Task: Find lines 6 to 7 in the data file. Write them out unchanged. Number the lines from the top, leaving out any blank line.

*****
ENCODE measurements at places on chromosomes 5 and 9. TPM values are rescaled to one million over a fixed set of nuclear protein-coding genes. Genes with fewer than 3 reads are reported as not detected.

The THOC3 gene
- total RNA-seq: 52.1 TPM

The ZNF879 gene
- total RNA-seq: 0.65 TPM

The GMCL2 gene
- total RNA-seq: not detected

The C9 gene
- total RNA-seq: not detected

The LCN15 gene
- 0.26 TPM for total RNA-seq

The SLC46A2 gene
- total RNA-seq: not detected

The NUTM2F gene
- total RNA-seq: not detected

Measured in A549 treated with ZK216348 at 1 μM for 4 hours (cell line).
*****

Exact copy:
The GMCL2 gene
- total RNA-seq: not detected